The breakthrough was enormous, says the former official, and soon afterward the agency pulled the shade down tight on the project, even within the intelligence community and Congress. “Only the chairman and vice chairman and the two staff directors of each intelligence committee were told about it,” he says. The reason? “They were thinking that this computing breakthrough was going to give them the ability to crack current public encryption.”

http://www.wired.com/threatlevel/2012/03/ff_nsadatacenter/all/1

Are NSA capable of routinely (i.e hours not weeks) cracking AES ... anybody?

With their undisclosed budgets and figures of $2 billion I honestly would not be surprised if they could, quantum computing ( "big breakthrough" ) and all that.
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March 19, 2012, 01:22:54 PM
 #3

If you’re talking about a brute-force attack on a 256-bit AES encryption algorithm then probably not but it’s possible if you have a small defined search space. The key length used determines the likelihood of a successful match. I'm sure you know with a 256 key size 2x256 permutations would yield a maximum brute-force time of 50,955,671,114,250,072,156,962,268,275,658,377,807,020,642,877,435,085 years. A specialized supercomputer that could check a billion billion (1018) AES keys per second would require about 3×1051 years to exhaust the 256-bit key space. Not likely but I suppose it's possible and luck changes the mix because you would not always need to exhaust the key space.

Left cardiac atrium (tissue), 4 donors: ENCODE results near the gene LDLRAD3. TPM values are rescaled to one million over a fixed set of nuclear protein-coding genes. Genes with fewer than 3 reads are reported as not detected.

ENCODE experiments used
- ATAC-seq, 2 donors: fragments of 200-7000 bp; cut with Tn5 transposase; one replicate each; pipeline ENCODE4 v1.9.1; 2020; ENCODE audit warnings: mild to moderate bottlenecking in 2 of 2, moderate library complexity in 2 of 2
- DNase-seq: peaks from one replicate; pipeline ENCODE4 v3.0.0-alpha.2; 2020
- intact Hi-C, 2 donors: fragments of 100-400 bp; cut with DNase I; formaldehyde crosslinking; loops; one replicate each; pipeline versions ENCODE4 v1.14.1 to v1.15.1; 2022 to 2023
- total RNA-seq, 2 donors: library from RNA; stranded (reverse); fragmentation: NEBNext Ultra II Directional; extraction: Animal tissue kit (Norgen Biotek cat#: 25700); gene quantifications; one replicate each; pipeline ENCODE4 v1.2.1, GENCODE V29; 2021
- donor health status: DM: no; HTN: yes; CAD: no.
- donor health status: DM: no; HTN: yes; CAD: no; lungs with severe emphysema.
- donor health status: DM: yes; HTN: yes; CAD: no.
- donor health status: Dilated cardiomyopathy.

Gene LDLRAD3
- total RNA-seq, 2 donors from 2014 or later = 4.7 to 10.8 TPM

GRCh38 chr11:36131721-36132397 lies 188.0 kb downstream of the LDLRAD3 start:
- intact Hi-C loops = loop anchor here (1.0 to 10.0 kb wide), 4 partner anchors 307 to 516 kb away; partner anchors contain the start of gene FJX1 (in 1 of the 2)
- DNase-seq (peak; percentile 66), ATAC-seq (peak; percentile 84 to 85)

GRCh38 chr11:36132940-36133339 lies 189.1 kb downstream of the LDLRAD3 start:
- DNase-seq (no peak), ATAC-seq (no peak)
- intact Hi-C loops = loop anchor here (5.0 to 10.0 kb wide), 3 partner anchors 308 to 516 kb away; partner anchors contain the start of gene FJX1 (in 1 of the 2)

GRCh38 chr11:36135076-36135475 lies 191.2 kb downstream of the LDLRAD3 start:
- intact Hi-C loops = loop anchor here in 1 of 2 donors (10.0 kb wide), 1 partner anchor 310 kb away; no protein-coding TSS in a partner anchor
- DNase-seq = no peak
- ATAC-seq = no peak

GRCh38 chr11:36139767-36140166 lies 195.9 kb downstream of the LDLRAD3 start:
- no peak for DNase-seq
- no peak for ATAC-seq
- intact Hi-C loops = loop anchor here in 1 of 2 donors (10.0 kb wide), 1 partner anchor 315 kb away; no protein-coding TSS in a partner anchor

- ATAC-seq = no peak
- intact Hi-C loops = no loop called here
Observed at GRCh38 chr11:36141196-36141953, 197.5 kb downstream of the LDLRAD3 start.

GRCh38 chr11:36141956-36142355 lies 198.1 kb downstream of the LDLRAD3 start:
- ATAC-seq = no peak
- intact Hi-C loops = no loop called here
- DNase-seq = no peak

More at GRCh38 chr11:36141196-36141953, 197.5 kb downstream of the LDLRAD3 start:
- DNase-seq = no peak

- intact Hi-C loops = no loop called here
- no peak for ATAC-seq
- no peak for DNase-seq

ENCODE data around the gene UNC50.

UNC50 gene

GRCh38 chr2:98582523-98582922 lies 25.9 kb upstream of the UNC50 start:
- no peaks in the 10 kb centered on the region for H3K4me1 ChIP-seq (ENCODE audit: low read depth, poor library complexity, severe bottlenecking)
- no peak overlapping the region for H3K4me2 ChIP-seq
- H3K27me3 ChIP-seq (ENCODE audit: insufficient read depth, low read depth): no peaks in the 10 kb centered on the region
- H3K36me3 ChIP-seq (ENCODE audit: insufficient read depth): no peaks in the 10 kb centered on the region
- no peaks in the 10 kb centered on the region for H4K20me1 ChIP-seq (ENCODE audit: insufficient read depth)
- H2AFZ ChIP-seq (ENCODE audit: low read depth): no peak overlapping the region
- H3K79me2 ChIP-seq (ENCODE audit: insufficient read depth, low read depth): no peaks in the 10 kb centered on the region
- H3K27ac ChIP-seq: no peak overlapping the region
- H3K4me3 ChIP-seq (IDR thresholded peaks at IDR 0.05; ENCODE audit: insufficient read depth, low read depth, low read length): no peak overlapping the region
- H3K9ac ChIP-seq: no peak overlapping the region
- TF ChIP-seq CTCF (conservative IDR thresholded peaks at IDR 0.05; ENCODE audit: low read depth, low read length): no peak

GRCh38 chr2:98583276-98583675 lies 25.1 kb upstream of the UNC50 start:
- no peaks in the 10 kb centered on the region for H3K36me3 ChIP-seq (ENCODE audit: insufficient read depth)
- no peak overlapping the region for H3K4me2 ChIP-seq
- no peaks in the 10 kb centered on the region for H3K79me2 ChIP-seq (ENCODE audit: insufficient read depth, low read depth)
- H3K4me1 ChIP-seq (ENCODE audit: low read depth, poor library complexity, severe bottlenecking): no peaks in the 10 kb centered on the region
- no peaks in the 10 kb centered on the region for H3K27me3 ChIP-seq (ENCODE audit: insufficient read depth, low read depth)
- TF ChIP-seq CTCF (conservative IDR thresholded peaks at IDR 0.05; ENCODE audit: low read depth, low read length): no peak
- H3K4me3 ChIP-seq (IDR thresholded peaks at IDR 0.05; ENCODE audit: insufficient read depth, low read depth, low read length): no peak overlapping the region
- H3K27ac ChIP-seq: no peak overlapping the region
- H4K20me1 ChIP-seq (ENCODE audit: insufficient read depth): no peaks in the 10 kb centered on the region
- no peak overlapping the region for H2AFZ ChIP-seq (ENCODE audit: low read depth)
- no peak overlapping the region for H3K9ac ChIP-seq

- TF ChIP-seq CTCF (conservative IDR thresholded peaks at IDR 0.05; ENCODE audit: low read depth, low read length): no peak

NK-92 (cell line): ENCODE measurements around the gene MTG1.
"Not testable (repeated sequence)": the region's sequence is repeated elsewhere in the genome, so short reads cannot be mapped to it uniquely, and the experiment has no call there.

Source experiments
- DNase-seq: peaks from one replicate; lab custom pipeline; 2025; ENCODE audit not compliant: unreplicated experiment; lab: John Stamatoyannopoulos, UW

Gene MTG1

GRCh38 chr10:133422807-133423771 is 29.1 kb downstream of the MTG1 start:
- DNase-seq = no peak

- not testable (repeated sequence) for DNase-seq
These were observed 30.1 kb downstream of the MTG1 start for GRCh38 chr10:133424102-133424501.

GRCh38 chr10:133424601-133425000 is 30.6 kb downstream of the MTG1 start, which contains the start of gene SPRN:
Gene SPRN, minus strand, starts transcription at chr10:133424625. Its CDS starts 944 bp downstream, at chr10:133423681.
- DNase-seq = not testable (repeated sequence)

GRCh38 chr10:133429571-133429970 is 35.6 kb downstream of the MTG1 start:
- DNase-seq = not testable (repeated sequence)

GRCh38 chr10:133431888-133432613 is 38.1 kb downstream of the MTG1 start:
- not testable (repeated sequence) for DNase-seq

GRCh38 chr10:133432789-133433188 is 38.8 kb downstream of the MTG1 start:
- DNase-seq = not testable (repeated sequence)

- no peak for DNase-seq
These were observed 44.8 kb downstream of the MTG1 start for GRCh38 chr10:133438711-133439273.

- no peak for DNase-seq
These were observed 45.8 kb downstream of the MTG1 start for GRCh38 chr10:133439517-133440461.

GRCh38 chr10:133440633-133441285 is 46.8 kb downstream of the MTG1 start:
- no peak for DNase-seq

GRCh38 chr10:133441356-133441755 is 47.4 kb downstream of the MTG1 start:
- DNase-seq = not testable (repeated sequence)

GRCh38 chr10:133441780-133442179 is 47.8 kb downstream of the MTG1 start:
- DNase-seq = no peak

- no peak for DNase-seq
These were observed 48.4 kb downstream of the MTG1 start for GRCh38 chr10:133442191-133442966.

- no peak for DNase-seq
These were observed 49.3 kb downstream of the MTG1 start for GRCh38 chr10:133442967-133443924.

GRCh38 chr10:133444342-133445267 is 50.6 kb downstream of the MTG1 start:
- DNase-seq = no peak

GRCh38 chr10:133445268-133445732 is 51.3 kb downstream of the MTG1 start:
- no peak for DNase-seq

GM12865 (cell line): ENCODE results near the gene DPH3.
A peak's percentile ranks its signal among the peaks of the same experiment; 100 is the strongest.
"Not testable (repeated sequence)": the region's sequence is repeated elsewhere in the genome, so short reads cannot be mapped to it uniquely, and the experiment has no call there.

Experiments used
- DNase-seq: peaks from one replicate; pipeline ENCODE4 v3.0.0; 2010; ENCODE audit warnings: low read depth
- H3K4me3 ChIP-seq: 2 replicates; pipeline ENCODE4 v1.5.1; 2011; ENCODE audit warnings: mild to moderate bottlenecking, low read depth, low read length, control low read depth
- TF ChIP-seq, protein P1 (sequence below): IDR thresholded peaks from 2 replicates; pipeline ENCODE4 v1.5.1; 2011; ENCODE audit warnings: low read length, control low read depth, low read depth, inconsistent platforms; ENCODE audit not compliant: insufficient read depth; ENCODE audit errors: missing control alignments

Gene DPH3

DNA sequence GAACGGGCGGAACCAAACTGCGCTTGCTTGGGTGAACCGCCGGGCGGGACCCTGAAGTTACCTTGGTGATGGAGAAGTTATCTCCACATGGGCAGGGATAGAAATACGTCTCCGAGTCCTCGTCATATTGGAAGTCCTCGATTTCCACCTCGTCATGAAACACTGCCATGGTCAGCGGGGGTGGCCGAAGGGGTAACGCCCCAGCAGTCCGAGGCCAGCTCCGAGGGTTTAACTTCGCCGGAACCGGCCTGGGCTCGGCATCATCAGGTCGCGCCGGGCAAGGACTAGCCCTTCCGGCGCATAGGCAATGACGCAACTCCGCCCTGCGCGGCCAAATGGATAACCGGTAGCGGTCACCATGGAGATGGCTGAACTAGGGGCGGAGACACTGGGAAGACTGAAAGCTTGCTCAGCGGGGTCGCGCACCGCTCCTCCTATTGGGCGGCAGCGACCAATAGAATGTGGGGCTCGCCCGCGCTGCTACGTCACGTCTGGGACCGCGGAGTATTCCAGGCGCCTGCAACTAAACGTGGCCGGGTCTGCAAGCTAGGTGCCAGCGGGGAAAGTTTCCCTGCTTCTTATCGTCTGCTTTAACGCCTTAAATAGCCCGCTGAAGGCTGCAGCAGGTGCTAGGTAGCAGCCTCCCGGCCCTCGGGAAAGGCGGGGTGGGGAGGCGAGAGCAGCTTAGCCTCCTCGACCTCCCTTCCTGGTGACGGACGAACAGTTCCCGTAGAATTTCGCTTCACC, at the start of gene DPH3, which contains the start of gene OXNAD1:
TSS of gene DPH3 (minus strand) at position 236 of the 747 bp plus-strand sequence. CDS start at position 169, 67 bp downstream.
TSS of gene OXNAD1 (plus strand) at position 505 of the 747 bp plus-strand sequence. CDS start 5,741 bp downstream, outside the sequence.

Farther into the article, it shows that they are targeting 128-bit and weaker versions of AES, as well as other weak algos. They are not breaking it in real time, but rather are cracking communications from 10 years or more ago, which they have collected and stored all these years until they have the tech to break in. Which it seems that they do now.

They wish to read old government communications and run analysis on them, hoping to detect patterns and such in their dealing with other nations. I have no doubt that they are targeting anyone and everyone.

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March 22, 2012, 07:51:35 AM
 #4

"Major breakthrough" might be something significant. The NSA also has a classified budget for hiring the best mathematicians.

For example: NSA modified the DES specification to be more resistant against differential cryptanalysis (but with recommended key sizes that were possibly within their cracking abilities), two decades before these techniques were publicly known. AES is supposed to be DC resistant; however the NSA might have identified a technique that is still secret that would allow a lower barrier to analysis than full key size and current public knowledge would indicate in the rijndael AES candidate, and let it go through. There is already public cryptanalysis that cuts two bits off the brute-forcing of AES: http://research.microsoft.com/en-us/projects/cryptanalysis/aes.aspx

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May 07, 2012, 11:27:39 PM
 #5

I was thinking of posting about a similar article to get opinions.  The article I refer to was in Network World's Backspin column.  It is this article: http://www.networkworld.com/columnists/2012/042312-backspin.html

Here is a quote from it that made me wonder similar things:
Quote
With a $2 billion budget, 1 million square feet of data center, and a claimed storage capacity of a yottabyte, the Utah Data Center will be pushing the envelope of Big Data.